She wouldn’t believe he was dead. His eyes were still open. He was supposed to live for five years.

He didn’t even have a birthday! January 7th is his birthday! We never finish anything we start!

In a torrent of emotion she began to list disappointments and heartaches I had not realized held a claim on her soul.

He knew his name. He stood on his hind legs when he wanted us to pick him up and pet him.

She was crying. I was crying. The little brother was wailing, wrapping himself in his baby blanket.

My son said, “I loved him, but I don’t want to look at him anymore.” So I covered George with a piece of newspaper. He was quickly becoming much more dead looking.

I felt like I should say something parental, something spiritual, something meaningful.

I didn’t have anything. I was sad too.

He was a rat with a creepy long tail and beady red eyes, and I really liked him.

The only thing that came to mind was a Bible verse about giving thanks in everything. So we made a little mommy-and-kids huddle and thanked God for letting us have such a nice pet rat.

My son asked if George was in Heaven. My daughter looked at me with big soulful eyes and answered him, “No, I don’t think so.” She later explained that it wouldn’t make sense for rats to be in Heaven because some people might not like rats and it would not make sense for them to be there if other people didn’t like them.

What if a boy had a pet spider that died? Would God let spiders in Heaven?

It made sense to me. The brother, however, continued to talk about George being in Heaven. (FYI -- He is double-bagged in the dumpster.)

I decided it would probably be kinder for me to clean out the rat cage myself, so I downloaded some episodes of a Disney comedy sitcom that the kids really like and I let them watch that while I took on the worst part of pet ownership.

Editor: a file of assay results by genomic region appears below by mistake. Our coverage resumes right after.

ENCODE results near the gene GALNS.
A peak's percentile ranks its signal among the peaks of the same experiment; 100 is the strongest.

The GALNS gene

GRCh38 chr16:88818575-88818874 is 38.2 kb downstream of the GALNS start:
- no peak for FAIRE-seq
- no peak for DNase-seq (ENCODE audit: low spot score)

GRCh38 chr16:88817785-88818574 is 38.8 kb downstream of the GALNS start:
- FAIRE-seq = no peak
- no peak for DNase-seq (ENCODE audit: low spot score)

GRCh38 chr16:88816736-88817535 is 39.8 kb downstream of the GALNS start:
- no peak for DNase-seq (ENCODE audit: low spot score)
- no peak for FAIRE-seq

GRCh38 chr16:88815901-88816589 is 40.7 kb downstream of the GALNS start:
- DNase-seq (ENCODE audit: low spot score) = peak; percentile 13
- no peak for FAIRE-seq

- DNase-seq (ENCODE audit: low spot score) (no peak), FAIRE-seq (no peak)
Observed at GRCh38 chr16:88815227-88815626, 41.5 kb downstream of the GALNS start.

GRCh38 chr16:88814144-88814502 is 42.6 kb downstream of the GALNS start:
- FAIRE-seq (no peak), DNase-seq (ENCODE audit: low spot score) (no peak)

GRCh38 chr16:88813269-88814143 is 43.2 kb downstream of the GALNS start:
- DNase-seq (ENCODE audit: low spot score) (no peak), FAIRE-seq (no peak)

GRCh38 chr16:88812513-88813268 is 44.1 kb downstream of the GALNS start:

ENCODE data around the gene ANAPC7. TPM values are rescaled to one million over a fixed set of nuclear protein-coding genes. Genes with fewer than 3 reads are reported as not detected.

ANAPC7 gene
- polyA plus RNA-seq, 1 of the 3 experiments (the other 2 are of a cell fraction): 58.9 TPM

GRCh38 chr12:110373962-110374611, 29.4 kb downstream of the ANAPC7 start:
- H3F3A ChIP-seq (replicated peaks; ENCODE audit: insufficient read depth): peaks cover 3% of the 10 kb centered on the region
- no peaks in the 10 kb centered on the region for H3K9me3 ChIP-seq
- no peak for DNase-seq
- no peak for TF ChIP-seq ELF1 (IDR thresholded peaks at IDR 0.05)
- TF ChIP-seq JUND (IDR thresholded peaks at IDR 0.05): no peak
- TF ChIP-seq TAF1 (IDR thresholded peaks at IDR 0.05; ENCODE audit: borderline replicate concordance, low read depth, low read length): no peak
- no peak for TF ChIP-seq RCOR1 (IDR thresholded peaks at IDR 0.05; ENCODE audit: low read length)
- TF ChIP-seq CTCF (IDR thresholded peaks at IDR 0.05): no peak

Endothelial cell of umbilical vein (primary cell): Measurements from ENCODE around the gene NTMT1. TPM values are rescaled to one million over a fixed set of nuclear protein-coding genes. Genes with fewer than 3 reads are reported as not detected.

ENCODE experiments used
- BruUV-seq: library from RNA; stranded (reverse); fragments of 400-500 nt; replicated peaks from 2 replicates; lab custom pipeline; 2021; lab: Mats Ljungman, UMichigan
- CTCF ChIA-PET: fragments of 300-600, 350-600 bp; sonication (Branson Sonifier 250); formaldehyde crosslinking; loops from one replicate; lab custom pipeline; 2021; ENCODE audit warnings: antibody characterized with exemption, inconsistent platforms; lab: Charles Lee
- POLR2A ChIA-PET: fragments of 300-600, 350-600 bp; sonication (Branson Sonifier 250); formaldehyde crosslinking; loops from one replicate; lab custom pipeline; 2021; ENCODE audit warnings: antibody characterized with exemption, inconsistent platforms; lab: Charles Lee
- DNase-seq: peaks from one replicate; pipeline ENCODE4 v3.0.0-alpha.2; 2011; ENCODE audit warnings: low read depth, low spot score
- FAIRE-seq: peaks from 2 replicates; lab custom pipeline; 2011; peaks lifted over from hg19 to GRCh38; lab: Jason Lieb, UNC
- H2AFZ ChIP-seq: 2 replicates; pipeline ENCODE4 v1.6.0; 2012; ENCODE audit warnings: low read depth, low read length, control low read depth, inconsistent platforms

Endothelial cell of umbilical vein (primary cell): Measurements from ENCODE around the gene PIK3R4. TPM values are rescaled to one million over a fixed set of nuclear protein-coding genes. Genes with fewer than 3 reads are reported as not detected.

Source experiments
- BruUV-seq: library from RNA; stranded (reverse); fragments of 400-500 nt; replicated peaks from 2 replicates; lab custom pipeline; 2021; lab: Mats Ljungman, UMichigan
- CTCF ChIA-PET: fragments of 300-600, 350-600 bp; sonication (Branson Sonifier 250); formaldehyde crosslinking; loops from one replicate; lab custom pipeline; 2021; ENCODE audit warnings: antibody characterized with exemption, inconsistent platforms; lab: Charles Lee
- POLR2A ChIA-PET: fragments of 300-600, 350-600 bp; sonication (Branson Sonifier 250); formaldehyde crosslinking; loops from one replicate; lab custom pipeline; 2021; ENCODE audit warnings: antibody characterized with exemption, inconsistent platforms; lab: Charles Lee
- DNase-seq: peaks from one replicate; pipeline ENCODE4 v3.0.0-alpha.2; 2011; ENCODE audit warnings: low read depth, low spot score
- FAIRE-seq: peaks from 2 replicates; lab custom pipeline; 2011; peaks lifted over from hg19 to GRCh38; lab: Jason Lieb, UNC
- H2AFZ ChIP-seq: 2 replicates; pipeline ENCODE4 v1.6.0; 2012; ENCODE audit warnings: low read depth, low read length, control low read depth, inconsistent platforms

Even with yellow rubber gloves, I could hardly bare to pick up the now cold, stiff body of the rat that no longer resembled our furry, fat friend. I don’t deal with dead things much. But I could hear the children laughing in the living room and I powered through it. Sometimes I don’t like being the adult.

As I finished rinsing the cage in bleach, I heard my son yell.

“I’m over him now. Can we get a new one?”

Thursday, November 12, 2009

Running and Music

Malibu Marathon

I am running the big 26.2 again this weekend. And I am feeling kind of nervous about it. I’ve been logging long weekend runs since July, but somehow it doesn’t seem like enough and I hope my body doesn’t crumple under the pressure somewhere around the 20 mile mark.

Because this is my second time around, I guess I was just hoping that I would finish at least one 20 miler and say, “wow, that was easy,” and that just hasn’t happened. Nearly every run this fall has ended with me thinking “Hang in. Just another mile. I can make it.”

About a month ago I rolled my right foot, and I took the next week off from running. Sometimes that side of my foot hurts during long runs, and I think I’m a little concerned that might flare up. Although it did not hurt last week when Kip and I ran 9 miles.

I have been less consistent with the weekday runs, some weeks running only a couple times a week in between long runs. I guess my average is somewhere between 20 and 35 miles a week. Not bad, but nowhere near the 100 miles I hear about marathoners running.

So as one of my dear friends reminded me this morning, I don’t have to finish. I don’t even have to run it. It’s good to remember that I signed up to run it because I wanted to.

I think if I let go of any sort of expectation of finish time and just enjoy the run, it should be great. The route goes through rolling farm land to the Pacific Ocean. It will be beautiful.

Music